In Cajas National Park, high altitude grasslands spool out like waves of velvet around creeks and ponds as llamas wander through a landscape that was considered sacred ground by the Cañari people. After hiking in Cajas National Park you may feel the same way.
Hiking in Cajas National Park
Cajas National Park (free admission), just 20 miles (30 km) from Cuenca, was founded in 1996 and exists at altitudes between 10,100 feet (3,100 meters) and 14,600 feet (4,450 meters). The park covers 7,000 acres (2,800 hectares) which are dotted with hundreds of lakes of varying sizes and is part of a larger UNESCO Biosphere Reserve which was declared in 2013.
There are a variety of trails within Cajas National Park ranging from quick walks to multi-day hikes. If you’re going anywhere off the beaten path take a guide. It is notoriously easy to get lost in Cajas National Park. Detailed maps, GPS coordinates and trail descriptions are available here.
We hiked the popular (and clearly marked) Torreadas Trail which heads out from the park’s visitor center, which has bathrooms and a basic cafeteria, and around Lake Torreadas. The trail meanders past brooks, smaller bodies of water, over wooden bridges and through clusters of gnarled and stunted polylepis trees. Allow at least 1.5 hours an wears layers. The weather changed a lot during our hike. The climate is driest between August and January, but it can be cold and wet at any time.
Sleeping in Cajas National Park
Most people visit the park on a day trip from Cuenca, but if you want to have a longer stay you can camp in some areas (be prepared for cold and wet) and there are a few basic shared refugios (like cabins) in the park too.
If you don’t want to rough it, consider Dos Chorreras Hosteria. Everything is oversized at this place which channels a Montana lodge by way of the Andes and is located just a few miles from the park entrance. The restaurant seats up to 200. The shop in the enormous lobby sells everything from rubber boots to artisanal cheese, lending a Latin Cracker Barrel look and feel.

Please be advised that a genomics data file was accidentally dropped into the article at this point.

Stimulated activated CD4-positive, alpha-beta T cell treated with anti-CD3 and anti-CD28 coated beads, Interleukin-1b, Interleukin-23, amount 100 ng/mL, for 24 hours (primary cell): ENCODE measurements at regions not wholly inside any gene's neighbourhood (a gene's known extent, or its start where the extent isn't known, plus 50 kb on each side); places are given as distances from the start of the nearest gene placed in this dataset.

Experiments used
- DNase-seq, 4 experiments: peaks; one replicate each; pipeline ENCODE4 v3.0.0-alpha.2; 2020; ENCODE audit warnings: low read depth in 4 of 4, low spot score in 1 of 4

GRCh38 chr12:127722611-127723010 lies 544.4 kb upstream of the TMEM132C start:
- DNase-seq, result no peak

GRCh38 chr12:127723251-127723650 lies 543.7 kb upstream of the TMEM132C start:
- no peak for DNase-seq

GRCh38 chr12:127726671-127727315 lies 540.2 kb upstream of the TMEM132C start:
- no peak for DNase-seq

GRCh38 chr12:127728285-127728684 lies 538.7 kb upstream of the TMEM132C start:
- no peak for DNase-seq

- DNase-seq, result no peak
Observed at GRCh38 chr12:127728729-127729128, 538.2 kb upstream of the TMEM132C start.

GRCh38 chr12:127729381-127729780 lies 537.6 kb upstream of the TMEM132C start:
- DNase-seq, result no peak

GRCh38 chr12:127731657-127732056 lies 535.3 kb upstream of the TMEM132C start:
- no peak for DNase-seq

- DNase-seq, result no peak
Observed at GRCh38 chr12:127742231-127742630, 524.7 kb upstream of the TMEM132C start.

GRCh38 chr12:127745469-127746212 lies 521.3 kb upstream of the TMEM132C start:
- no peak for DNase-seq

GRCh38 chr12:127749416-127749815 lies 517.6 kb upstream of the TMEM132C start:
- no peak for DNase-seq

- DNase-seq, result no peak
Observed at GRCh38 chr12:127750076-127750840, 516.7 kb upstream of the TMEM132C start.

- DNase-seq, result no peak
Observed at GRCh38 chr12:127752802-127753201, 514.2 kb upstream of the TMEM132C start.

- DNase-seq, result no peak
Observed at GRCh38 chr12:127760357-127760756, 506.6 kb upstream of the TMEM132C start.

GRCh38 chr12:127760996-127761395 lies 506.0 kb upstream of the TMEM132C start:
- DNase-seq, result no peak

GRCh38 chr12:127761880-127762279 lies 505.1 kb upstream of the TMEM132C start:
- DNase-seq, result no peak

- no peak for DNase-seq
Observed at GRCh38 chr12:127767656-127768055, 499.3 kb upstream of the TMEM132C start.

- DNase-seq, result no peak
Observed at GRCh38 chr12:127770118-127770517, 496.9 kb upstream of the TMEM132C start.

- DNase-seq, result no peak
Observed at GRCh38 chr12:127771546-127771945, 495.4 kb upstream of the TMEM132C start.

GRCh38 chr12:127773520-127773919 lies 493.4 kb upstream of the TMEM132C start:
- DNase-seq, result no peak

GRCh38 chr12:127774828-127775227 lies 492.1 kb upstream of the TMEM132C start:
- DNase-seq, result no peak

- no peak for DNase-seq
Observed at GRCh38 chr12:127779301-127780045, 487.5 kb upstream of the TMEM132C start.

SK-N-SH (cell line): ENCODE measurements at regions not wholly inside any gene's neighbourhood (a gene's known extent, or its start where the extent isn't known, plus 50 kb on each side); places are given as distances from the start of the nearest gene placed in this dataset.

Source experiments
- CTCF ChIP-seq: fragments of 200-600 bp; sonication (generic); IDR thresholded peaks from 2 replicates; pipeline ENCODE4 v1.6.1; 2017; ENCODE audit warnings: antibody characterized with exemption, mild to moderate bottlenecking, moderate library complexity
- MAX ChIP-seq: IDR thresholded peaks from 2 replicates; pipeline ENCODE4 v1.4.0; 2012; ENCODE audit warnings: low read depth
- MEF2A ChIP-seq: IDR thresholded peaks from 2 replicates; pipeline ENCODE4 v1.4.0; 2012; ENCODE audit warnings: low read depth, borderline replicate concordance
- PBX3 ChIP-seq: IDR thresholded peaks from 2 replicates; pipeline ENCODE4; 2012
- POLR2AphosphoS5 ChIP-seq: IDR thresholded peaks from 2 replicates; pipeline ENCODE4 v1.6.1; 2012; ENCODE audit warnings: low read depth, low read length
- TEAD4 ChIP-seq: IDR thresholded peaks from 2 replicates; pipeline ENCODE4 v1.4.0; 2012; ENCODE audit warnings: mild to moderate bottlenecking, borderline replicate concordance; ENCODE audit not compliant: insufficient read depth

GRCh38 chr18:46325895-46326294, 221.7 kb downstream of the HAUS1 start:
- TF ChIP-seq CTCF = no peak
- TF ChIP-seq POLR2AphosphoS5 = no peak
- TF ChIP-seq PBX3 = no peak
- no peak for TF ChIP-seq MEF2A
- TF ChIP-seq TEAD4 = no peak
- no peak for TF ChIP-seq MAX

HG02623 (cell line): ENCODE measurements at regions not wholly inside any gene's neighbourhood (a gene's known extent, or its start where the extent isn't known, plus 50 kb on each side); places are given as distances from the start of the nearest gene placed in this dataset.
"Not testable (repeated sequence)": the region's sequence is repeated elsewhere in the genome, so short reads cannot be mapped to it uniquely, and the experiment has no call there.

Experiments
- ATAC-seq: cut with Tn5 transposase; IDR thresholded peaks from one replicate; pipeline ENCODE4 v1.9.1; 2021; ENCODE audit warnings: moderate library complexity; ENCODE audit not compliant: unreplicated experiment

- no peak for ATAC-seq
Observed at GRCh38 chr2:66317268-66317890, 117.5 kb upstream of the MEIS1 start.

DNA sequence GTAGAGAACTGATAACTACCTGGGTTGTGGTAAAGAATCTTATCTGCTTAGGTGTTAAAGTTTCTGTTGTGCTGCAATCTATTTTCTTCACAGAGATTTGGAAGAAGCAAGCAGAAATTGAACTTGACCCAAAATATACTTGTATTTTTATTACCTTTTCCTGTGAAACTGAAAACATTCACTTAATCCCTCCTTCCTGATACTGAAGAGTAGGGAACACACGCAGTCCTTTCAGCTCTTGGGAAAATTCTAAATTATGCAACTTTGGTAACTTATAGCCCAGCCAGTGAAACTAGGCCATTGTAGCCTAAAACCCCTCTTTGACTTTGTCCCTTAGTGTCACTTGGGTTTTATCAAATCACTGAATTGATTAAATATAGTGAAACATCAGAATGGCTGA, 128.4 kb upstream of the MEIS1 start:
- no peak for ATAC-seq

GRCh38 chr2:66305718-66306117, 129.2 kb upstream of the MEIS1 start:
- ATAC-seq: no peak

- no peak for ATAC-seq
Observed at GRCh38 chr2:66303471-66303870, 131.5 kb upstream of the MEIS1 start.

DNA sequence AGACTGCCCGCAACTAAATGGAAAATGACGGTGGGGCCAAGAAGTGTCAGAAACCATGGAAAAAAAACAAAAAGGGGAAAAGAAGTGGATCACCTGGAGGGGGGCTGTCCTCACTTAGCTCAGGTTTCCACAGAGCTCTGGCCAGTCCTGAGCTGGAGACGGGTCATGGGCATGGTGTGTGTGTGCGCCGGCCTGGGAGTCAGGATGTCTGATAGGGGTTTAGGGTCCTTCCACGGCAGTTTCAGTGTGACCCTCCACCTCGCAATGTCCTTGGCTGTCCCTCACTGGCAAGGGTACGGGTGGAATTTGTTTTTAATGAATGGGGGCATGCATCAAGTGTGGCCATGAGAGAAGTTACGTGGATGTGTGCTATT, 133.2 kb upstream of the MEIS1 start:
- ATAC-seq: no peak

The rooms are larger than life too. We are in room #13 which has a huge fireplace (there are 14 fireplaces in the hotel) and a jetted tub for two. There are also duplex rooms, family rooms, and a stand alone cabin in which former Ecuadorean President Rafael Correa once slept.
Horse back riding on the 9,800 acre (4,000 hectare) property is offered and you can take a guided tour of Pueblito Guavidula, a reconstruction of a small village that was built above the hosteria in the 1800s along what as the only road through the area. A home, a shop. and the gold mine have been restored and can be toured with a guide. It’s like touring a ghost town in the United States, but much, much older.
There are also many trout ponds on the property and we’re told that a member of the Carrasco family, that’s owned the property since the ’80s, was the first in the area to farm trout on a commercial scale — something that’s common now.
Even if you’re not staying at Dos Chorreras it’s a good place to stop for a hot beverage and a few of their famous cheese-filled fried empanadas.
Here’s more about travel in Ecuador